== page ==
Backwards planning is one method teachers and educators use to teach students. The central idea is to look at the standards and outcomes and implement various strategies to reach them.
If we are to achieve our economic development goals, governmental leaders need to engage in some backwards planning of our own. In Tennessee, it is projected that by 2018 over 50 percent of new jobs will require some post-secondary education. Currently, only one third of Tennesseans have college degrees. There is a huge jobs gap resulting from low college attainment, and policymakers must address this crisis.
In his visit to Tennessee last week, U.S. Secretary of Education Arne Duncan highlighted some of these serious concerns. While Duncan talked about education as an investment, we should add “jobs incubator” to that description. When we fail to educate our kids, our incubator runs dry. He stressed the staggering fact that over 16,000 Tennessee high school students drop out every year, meaning the state is losing 16,000 jobs right off the bat every year because we are not even preparing those students for high school graduation.
We have taken bold action to push for more college graduates. Under the leadership of former Governor Phil Bredesen, I cosponsored the Complete College Tennessee Act of 2010, working across partisan lines with Sen. Jamie Woodson and others. In large measure, the Tennessee legislature and representatives from higher education were using “backwards planning” as a tactic to address our education crisis. It was evident years ago that the state faced a major college attainment problem, and we set out to fix it.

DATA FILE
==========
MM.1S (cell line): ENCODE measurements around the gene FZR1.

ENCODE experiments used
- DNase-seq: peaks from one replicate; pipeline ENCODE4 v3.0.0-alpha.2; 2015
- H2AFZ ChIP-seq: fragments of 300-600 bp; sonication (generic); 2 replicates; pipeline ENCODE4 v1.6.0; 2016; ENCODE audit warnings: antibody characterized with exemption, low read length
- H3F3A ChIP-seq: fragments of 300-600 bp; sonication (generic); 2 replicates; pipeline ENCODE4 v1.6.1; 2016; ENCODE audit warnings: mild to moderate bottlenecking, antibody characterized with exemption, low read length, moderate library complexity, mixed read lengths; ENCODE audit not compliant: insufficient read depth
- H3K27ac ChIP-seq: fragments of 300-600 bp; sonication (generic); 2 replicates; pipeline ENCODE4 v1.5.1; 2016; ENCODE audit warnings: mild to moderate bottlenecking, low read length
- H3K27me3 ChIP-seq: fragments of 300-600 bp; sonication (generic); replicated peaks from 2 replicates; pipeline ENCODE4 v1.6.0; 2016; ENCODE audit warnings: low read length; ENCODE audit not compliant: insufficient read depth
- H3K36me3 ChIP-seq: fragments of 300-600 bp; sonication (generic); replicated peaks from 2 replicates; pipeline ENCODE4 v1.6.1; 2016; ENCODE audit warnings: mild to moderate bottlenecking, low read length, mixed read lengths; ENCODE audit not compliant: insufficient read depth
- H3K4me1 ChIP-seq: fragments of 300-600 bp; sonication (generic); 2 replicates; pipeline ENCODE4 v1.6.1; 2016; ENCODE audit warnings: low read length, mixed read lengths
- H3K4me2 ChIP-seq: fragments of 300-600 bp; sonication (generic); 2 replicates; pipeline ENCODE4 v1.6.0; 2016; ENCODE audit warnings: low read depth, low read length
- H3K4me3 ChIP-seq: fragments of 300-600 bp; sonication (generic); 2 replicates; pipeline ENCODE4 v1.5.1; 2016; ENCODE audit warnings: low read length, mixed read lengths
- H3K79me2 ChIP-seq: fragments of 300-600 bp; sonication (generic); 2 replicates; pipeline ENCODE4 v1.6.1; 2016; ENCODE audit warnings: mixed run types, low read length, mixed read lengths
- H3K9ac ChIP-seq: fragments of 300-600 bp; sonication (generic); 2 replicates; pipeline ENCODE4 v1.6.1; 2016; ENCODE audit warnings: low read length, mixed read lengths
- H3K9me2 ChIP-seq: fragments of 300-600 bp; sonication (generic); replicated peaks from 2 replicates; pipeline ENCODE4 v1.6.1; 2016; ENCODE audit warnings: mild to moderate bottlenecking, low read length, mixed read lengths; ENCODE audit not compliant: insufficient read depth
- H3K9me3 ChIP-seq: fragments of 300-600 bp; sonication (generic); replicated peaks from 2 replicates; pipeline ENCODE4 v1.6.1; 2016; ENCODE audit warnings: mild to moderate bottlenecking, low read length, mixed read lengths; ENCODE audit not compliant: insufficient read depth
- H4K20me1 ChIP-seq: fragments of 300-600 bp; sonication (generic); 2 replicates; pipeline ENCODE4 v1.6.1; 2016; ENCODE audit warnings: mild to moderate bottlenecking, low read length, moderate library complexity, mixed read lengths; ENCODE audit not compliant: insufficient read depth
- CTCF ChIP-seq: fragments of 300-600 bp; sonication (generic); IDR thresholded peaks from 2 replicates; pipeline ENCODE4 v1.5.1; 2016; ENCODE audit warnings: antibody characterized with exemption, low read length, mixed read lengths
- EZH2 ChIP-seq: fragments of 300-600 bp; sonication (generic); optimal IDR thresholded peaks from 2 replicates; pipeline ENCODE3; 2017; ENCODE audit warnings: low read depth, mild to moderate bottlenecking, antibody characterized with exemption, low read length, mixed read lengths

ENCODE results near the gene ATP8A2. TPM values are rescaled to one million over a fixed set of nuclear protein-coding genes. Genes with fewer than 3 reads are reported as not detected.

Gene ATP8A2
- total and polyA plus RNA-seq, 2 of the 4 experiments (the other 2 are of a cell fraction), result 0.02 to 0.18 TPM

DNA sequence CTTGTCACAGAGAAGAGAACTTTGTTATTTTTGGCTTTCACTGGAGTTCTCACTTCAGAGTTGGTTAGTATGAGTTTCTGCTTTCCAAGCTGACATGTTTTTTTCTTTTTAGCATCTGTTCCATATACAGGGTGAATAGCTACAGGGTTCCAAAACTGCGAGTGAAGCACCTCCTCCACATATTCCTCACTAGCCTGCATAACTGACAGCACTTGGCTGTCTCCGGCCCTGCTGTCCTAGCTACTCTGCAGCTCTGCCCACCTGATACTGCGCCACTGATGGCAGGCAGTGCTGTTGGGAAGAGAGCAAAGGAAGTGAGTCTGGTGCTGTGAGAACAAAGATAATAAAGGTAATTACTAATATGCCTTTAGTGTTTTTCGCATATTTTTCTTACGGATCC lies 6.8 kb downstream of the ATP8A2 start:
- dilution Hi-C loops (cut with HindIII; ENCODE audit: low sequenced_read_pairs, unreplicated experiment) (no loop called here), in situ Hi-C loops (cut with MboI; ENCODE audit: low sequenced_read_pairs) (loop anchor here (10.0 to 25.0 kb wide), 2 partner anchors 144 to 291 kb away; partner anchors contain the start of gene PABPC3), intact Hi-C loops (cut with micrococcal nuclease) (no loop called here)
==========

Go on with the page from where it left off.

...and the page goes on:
Every advance we make has an immediate effect. Last year in Hamilton County, 49 percent of students attended Chattanooga State Community College. The Complete College Tennessee Act encourages more graduation and paves the way for a smoother transition to a four-year institution. As we seek to recruit new employers to Tennessee and encourage our current businesses to expand here, we must show them we have the human capital capacity to meet their needs.
Tennessee’s current unemployment rate is 9.8 percent. Already higher than the national average, the rate has inched up each of the past four months. We know that our goal is to find a way to expand opportunity and jobs around the state; together, we can continue to backwards plan our way to a better future.